Optimizing Generic Functions
 MATHEMATICS OF PROGRAM CONSTRUCTION, VOLUME 3125 OF LNCS
, 2004
"... Generic functions are defined by induction on the structural representation of types. As a consequence, by defining just a single generic operation, one acquires this operation over any particular type. An instance on a specific type is generated by interpretation of the type's structure. A dire ..."
Abstract

Cited by 8 (0 self)
 Add to MetaCart
Generic functions are defined by induction on the structural representation of types. As a consequence, by defining just a single generic operation, one acquires this operation over any particular type. An instance on a specific type is generated by interpretation of the type's structure. A direct translation leads to extremely ine#cient code that involves many conversions between types and their structural representations. In this
A Denotational Account of Untyped Normalization by Evaluation
, 2003
"... We show that the standard normalizationbyevaluation construction for the simplytyped ### calculus has a natural counterpart for the untyped ## calculus, with the central typeindexed logical relation replaced by a "recursively defined" invariant relation, in the style of Pitts. In fact, the ..."
Abstract

Cited by 7 (1 self)
 Add to MetaCart
We show that the standard normalizationbyevaluation construction for the simplytyped ### calculus has a natural counterpart for the untyped ## calculus, with the central typeindexed logical relation replaced by a "recursively defined" invariant relation, in the style of Pitts. In fact, the construction can be seen as generalizing a computationaladequacy argument for an untyped, callbyname language to normalization instead of evaluation. In the
Staged Notational Definitions
 GENERATIVE PROGRAMMING AND COMPONENT ENGINEERING (GPCE), LECTURE NOTES IN COMPUTER SCIENCE
, 2003
"... Recent work proposed defining typesafe macros via interpretation into a multistage language. The utility of this approach was illustrated with a language called MacroML, in which all type checking is carried out before macro expansion. Building on this work, the goal of this paper is to develo ..."
Abstract

Cited by 7 (3 self)
 Add to MetaCart
Recent work proposed defining typesafe macros via interpretation into a multistage language. The utility of this approach was illustrated with a language called MacroML, in which all type checking is carried out before macro expansion. Building on this work, the goal of this paper is to develop a macro language that makes it easy for programmers to reason about terms locally. We show that defining the semantics of macros in this manner helps in developing and verifying not only type systems for macro languages but also equational reasoning principles. Because the MacroML calculus is sensetive to renaming of (what appear locally to be) bound variables, we present a calculus of staged notational definitions (SND) that eliminates the renaming problem but retains MacroML's phase distinction. Additionally, SND incorporates the generality of Griffin's account of notational definitions. We exhibit a formal equational theory for SND and prove its soundness.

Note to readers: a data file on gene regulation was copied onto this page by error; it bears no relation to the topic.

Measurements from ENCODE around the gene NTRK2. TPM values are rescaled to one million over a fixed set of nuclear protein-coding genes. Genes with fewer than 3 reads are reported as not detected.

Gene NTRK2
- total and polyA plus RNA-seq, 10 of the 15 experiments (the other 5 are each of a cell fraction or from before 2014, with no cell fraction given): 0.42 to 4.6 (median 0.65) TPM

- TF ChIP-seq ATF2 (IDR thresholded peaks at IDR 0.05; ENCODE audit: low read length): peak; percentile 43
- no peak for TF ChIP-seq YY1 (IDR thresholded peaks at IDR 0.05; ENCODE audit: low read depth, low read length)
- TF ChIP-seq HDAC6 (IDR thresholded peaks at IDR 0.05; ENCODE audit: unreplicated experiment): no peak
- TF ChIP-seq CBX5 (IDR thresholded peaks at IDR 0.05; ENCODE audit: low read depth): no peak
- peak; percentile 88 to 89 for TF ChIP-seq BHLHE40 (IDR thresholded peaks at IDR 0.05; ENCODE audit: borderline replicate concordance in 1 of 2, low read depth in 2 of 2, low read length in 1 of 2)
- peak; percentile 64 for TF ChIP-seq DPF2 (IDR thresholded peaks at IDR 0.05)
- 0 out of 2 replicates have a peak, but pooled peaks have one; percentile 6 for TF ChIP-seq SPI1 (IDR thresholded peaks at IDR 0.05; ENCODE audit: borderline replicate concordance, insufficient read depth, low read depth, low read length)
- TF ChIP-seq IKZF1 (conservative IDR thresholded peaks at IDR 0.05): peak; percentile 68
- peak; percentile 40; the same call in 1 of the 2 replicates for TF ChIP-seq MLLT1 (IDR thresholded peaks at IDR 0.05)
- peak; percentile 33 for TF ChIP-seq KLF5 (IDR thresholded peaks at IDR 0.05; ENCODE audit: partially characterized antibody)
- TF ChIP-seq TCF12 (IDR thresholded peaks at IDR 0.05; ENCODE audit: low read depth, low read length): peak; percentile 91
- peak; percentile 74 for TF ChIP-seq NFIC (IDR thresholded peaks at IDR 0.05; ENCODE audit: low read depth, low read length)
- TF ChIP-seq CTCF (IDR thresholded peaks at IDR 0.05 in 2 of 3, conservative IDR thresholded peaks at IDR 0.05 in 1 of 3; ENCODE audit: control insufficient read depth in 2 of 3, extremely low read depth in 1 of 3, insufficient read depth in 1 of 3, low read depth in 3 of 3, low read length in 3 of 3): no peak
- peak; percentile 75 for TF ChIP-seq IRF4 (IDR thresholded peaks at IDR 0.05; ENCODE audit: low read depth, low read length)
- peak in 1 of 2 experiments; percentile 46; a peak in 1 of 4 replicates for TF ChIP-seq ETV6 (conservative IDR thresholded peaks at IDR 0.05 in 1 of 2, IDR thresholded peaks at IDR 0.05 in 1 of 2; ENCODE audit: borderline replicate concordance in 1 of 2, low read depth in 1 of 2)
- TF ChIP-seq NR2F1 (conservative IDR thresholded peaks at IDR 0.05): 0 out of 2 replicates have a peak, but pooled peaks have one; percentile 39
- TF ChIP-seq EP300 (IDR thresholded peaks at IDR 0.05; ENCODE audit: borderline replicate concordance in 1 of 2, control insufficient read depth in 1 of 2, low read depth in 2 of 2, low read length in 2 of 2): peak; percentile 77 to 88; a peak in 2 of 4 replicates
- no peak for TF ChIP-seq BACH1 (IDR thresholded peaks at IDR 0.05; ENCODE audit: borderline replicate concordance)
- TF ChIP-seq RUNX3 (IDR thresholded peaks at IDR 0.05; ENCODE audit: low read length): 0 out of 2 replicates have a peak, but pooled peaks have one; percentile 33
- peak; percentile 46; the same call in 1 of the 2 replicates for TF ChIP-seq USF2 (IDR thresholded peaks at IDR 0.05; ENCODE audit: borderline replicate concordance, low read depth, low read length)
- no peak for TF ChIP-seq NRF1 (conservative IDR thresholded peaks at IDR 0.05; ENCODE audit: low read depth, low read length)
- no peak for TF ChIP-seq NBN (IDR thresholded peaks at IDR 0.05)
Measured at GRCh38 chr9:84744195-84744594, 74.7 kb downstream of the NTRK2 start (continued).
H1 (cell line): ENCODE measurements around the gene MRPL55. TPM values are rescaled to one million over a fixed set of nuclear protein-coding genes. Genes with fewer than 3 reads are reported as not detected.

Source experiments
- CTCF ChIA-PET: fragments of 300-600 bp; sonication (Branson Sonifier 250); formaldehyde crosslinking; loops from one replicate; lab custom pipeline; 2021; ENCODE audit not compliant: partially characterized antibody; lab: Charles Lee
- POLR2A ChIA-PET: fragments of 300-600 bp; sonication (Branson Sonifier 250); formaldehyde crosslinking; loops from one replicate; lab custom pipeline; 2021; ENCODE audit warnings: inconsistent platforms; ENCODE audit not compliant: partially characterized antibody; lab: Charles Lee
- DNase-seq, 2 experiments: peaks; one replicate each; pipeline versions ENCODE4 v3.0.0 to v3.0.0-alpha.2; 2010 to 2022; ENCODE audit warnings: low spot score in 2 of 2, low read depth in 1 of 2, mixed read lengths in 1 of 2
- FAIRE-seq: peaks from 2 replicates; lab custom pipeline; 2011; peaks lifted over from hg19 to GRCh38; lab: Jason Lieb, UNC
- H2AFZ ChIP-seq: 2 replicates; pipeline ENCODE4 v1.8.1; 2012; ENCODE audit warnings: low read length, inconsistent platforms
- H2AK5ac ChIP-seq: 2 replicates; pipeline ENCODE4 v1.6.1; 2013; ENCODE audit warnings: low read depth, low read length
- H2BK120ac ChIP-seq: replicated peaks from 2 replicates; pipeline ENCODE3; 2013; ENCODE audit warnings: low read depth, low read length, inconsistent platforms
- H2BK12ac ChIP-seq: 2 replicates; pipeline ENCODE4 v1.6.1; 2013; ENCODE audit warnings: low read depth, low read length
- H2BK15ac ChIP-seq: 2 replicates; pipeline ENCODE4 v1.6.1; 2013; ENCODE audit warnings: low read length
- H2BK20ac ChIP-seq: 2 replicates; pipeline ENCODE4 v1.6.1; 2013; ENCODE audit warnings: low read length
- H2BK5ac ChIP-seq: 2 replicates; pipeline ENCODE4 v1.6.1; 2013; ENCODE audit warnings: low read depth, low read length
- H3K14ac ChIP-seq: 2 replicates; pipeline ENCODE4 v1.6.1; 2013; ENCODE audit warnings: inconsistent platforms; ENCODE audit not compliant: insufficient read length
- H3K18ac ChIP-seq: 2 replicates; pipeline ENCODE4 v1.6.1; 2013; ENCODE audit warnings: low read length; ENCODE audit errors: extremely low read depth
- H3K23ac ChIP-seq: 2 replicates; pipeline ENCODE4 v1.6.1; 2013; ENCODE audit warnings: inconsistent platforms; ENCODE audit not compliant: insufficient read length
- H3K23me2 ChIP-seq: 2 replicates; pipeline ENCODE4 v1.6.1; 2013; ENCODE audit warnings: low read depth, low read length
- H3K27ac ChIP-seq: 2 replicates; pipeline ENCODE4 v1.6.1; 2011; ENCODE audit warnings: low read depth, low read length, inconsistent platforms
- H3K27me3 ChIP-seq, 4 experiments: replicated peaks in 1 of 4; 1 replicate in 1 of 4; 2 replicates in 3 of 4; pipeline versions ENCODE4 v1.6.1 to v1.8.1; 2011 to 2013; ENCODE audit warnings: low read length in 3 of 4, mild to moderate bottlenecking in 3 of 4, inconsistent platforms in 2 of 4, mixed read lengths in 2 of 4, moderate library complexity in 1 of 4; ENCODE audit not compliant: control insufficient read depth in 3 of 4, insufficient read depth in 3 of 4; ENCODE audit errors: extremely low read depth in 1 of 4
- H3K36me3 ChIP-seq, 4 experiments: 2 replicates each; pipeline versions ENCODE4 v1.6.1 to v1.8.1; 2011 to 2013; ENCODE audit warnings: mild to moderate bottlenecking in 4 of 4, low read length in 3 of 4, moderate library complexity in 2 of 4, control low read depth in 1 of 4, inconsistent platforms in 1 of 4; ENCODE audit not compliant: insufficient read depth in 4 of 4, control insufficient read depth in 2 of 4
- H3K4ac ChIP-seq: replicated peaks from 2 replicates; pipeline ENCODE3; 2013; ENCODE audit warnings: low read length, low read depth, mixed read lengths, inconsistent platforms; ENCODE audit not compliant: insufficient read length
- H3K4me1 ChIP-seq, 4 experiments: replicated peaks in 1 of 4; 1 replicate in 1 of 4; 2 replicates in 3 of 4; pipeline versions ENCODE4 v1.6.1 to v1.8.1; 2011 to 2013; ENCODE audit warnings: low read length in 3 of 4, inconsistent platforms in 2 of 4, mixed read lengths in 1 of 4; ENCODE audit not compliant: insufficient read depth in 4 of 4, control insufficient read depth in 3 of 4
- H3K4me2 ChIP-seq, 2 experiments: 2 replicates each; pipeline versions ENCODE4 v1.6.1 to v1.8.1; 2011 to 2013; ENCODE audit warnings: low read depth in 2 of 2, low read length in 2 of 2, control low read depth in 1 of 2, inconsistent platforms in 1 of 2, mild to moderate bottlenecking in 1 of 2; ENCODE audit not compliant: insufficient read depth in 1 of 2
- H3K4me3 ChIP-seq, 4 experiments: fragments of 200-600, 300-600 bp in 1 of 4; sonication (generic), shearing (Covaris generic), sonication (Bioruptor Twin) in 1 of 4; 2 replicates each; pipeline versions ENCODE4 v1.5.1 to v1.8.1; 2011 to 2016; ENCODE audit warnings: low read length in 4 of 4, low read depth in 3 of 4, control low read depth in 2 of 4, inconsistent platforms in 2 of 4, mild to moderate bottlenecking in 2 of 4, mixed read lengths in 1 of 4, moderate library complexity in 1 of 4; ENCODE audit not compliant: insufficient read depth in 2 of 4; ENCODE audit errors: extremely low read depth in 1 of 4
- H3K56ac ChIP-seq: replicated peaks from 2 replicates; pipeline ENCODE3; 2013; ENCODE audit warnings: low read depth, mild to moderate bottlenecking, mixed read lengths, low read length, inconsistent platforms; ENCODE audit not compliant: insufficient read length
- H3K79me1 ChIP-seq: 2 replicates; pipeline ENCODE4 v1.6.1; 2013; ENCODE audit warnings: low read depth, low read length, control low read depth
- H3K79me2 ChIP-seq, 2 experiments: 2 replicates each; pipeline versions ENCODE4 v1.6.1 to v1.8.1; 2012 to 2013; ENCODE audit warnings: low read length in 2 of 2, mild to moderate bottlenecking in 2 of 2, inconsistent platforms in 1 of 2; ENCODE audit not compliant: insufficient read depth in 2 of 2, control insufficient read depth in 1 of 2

Logical Relations for Callbyvalue Delimited Continuations
 In Trends in Functional Programming
, 2007
"... Abstract: Logical relations, defined inductively on the structure of types, provide a powerful tool to characterize higherorder functions. They often enable us to prove correctness of a program transformer written with higherorder functions concisely. This paper demonstrates that the technique of ..."
Abstract

Cited by 3 (3 self)
 Add to MetaCart
Abstract: Logical relations, defined inductively on the structure of types, provide a powerful tool to characterize higherorder functions. They often enable us to prove correctness of a program transformer written with higherorder functions concisely. This paper demonstrates that the technique of logical relations can be used to characterize callbyvalue functions as well as delimited continuations. Based on the traditional logical relations for callbyname functions, logical relations for callbyvalue functions are first defined, whose CPS variant is used to prove the correctness of an offline specializer for the callbyvalue λcalculus. They are then modified to cope with delimited continuations and are used to establish the correctness of an offline specializer for the callbyvalue λcalculus with delimited continuation constructs, shift and reset. This is the first correctness proof for such a specializer. Along the development, correctness of the continuationbased and shift/resetbased letinsertion and Anormalization is established.